John’s Note: The easiest way to bag a buck, which may eat 5-9 pounds of 300+ foods per day, is through his stomach. Learn which foods are what deer like best and also when and why they eat.
When we look more closely at why I was able to bag three bucks under the same white oak tree (see Day 1), we have to understand why the deer continued to show up in this particular place. First of all, the white oak at the time I was hunting was a preferred food source of the deer, which browse and eat all kinds of grasses, nuts, fruits and sometimes the leaves, twigs and buds of woody plants like trees, shrubs and vines. Dr. Keith Causey, a retired professor of wildlife science at Alabama’s Auburn University, explains that, “Deer will pick up and nibble and eat almost everything in the forest. But there are some foods that feel better in their mouths or taste better to them. The deer will take the choice parts of a plant maybe 1 month out of the year and ignore that plant the other 11 months. So, in any given area, deer may have a half dozen different foods that they tend to feed on more than they do other foods. For instance, deer in my part of the country have certain types of seedlings they choose over others. They like oak seedlings and the ash group of trees better than they do hickory or pine seedlings. Also there are seasonal preferences for foods like muscadines, persimmons and other fruits that occur once a year.”
The deer’s preferred foods are much like the dessert part of his meal. And, many times the deer will walk a considerable distance to find that dessert. However, even when you know what the chosen food of the deer is during the time you plan to hunt, you can’t necessarily concentrate the animals close enough to your stand to take a shot. To hunt over a preferred food source, that food has to be in short supply in the specific region where you are hunting.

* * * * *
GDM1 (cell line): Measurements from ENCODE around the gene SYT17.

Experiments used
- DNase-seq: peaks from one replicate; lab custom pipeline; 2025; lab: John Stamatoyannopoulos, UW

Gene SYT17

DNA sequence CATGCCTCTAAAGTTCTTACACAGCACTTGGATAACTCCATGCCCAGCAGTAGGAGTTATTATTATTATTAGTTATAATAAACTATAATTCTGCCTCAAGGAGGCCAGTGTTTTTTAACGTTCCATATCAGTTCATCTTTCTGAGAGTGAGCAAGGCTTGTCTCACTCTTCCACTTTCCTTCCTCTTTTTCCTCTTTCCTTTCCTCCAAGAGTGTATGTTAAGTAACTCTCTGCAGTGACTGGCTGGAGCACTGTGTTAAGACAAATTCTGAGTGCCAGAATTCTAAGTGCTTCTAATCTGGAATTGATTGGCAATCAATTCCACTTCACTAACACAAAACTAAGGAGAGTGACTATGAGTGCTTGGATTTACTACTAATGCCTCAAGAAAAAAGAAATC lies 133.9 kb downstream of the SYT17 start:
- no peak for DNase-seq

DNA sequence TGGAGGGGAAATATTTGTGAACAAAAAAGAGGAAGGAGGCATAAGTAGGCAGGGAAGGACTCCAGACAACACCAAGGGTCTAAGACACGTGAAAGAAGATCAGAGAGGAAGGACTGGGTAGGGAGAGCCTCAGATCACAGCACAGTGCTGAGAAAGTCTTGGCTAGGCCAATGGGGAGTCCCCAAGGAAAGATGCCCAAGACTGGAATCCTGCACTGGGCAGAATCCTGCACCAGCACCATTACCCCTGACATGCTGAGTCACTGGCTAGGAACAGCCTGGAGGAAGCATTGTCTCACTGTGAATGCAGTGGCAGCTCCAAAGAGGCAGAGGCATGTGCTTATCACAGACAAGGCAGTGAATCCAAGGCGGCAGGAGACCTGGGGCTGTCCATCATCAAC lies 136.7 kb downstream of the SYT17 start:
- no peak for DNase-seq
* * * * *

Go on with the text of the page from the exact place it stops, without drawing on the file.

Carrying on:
For instance, the white oak tree that I hunted (see Day 1) was the only white oak within 1- to 1-1/2-miles. Most of the deer where I was hunting came to that tree to get the white oak acorns during the time that the tree was dropping those acorns. When the acorns ceased to fall, the deer quit coming to the tree. So, not only does a woodsman have to locate a preferred food source during the time he plans to hunt, but that food source must be in relatively-short supply and draw deer to it from a fair-sized geographical region.
Besides a deer’s preferred food changing during a year’s time, the favorite food in one region for a certain group of deer may not be the preferred food in another area for another group of deer. One elderly deer hunter told me, “On the west side of the state during the early fall, the deer prefer white oak acorns and turn their noses up at the red oaks, while on the other side of the state, the deer like the red oak acorns best.”
In many parts of the North, the deer’s preferred food during hunting season may be apples in an apple orchard. Yet in other sections of the country where apples are few and far between, the deer may select sumac or soybeans instead of apples.
* Fall Woody Plants: oaks, black gums, hawthorns, greenbrier, jessamine, French mulberry, blackberry, rose and honeysuckle.
* Fall Forbs: composites, pussy’s toes, wild lettuce, beggar’s lice, bellflower and pokeweed.
* Fall Fruits: persimmons, muscadines, grapes, pokeweed berries, apples, black gum and dogwoods.
* Fall Nuts: acorns, hickory nuts and beechnuts.
* Winter Wood Plants: dogwood, blueberry, strawberry bush, honeysuckle, black gum, privet, jessamine, sassafras, willow, sumac, red cedar and oaks.
* Winter Forbes: sedges and pussy’s toes.
* Winter Fruits: coralberry and sumac seedheads.
So how does a hunter know what foods he can concentrate the deer around? We’ll learn tomorrow.
To get John E. Phillips’ eBooks and print books on hunting deer, “How to Hunt and Take Big Buck Deer on Small Properties,” “How to Hunt Deer Up Close: With Bows, Rifles, Muzzleloaders and Crossbows,” “PhD Whitetails: How to Hunt and Take the Smartest Deer on Any Property,” “How to Take Monster Bucks,” “How to Hunt Deer Like a Pro,” and “Bowhunting Deer: Mossy Oak Pros Know Bucks and Bows,” or to prepare venison, “Deer & Fixings,” click here on each.
For information on making jerky from your deer to provide a protein-rich snack, you can download a free book from http://johninthewild.com/free-books.